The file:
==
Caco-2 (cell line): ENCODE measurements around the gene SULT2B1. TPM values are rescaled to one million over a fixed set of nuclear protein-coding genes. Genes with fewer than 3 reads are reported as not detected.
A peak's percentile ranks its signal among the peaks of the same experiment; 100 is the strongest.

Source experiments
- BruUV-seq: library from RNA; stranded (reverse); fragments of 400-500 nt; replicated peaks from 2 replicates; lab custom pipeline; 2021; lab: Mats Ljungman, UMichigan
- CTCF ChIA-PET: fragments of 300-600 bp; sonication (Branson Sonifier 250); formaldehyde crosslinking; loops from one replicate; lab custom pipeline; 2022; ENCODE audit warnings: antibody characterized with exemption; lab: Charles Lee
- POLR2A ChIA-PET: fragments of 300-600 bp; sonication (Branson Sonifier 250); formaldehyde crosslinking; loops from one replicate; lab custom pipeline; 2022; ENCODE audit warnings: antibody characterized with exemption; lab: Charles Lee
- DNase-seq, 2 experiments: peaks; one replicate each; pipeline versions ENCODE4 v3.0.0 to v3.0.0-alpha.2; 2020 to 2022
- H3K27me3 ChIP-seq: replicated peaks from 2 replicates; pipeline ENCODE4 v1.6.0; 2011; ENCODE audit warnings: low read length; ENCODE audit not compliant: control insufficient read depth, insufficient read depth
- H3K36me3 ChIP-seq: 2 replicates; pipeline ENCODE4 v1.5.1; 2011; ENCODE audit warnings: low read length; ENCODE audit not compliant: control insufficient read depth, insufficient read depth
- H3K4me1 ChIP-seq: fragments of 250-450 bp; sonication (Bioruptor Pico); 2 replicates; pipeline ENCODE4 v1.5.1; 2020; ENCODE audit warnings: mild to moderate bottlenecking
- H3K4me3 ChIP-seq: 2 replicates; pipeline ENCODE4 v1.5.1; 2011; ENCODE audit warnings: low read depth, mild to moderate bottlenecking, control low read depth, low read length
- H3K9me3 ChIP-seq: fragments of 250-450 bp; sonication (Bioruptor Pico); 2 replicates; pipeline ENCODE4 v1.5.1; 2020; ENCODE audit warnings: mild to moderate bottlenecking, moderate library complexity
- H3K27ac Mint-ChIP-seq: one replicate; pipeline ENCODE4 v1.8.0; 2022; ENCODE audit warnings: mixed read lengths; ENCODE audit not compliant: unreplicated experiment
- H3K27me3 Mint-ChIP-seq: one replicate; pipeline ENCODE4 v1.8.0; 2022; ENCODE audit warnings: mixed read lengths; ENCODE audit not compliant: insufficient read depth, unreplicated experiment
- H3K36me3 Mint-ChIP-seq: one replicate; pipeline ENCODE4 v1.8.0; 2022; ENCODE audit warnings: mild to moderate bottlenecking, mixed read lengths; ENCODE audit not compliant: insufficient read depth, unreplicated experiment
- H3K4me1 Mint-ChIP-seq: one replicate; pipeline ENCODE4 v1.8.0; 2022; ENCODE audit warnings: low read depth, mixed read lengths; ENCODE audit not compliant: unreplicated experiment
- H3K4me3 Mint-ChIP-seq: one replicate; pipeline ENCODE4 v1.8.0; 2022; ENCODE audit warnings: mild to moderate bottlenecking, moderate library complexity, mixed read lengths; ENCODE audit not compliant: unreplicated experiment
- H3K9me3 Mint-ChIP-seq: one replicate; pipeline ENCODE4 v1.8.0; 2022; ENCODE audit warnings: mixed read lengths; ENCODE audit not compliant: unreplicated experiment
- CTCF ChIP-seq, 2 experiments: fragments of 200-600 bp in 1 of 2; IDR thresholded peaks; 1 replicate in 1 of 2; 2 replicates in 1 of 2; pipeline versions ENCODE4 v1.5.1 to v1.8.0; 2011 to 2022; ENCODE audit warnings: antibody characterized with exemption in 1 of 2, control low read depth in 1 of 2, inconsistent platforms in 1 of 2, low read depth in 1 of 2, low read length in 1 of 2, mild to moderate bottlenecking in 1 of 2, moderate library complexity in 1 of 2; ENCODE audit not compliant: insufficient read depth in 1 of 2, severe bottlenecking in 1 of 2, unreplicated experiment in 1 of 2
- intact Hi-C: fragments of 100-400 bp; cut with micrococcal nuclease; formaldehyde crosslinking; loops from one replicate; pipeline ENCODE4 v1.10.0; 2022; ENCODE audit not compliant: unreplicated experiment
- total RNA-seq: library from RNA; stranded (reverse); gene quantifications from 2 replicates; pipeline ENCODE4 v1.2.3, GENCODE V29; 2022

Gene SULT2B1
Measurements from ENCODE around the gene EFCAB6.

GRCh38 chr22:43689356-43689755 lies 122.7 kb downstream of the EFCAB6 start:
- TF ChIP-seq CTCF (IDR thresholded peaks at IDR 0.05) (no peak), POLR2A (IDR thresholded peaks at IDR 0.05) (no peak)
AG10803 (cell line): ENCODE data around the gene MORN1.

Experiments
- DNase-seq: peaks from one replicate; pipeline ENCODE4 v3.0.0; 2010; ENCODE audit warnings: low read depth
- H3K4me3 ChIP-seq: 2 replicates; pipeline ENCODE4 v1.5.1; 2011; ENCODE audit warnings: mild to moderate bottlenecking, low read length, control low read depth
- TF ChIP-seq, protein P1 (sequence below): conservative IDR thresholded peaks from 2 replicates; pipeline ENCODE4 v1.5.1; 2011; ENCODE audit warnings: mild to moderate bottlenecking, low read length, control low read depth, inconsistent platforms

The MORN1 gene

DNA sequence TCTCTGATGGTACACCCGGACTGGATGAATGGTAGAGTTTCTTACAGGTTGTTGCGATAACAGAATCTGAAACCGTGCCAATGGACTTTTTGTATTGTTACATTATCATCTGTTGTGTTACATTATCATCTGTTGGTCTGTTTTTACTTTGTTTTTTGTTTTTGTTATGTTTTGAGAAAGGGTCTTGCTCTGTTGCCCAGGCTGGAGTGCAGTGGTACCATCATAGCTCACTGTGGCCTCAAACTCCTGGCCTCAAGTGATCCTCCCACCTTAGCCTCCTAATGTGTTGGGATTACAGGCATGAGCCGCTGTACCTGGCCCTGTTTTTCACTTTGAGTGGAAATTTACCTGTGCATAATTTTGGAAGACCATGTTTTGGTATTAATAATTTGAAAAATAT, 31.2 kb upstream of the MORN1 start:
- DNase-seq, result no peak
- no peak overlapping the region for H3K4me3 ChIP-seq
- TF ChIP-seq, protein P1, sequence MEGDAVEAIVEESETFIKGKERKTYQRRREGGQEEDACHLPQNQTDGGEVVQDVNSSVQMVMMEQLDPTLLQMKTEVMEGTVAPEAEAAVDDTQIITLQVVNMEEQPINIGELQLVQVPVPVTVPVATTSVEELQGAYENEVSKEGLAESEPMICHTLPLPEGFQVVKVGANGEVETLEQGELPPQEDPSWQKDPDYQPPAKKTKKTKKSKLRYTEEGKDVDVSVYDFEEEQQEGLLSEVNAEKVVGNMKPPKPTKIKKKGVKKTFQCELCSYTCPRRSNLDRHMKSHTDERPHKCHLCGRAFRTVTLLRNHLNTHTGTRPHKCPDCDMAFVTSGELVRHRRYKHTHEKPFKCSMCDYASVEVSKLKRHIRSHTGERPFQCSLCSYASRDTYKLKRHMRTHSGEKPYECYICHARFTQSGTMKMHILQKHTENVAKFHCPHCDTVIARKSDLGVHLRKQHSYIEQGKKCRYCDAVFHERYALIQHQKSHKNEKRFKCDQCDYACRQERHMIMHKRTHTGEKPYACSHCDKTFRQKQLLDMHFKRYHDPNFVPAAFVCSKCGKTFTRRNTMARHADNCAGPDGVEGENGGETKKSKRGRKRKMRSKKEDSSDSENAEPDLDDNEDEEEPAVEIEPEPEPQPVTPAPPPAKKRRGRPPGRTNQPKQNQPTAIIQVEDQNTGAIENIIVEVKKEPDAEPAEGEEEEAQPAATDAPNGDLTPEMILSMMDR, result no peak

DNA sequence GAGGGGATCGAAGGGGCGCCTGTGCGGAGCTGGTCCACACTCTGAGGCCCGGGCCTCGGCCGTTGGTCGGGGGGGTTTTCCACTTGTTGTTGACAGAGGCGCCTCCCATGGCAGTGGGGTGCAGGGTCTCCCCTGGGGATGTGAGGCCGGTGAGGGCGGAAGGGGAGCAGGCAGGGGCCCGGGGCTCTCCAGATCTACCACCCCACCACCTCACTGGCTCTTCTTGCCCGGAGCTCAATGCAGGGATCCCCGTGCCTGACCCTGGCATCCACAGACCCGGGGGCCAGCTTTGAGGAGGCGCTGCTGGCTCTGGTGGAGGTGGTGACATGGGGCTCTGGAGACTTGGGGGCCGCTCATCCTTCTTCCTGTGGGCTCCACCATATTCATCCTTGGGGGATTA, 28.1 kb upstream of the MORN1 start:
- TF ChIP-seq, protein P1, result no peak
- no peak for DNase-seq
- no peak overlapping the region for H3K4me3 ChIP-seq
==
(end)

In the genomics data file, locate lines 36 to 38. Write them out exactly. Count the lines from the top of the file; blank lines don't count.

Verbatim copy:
DNA sequence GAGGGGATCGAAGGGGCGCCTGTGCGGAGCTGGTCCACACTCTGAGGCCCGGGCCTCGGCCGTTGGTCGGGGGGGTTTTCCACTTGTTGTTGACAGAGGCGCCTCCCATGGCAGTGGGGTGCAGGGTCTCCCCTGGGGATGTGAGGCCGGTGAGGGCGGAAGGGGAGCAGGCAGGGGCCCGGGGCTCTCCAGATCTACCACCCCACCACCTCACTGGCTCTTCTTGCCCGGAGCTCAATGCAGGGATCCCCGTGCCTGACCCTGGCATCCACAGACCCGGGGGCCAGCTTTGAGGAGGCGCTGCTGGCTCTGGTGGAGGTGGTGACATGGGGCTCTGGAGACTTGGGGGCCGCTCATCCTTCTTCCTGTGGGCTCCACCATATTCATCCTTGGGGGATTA, 28.1 kb upstream of the MORN1 start:
- TF ChIP-seq, protein P1, result no peak
- no peak for DNase-seq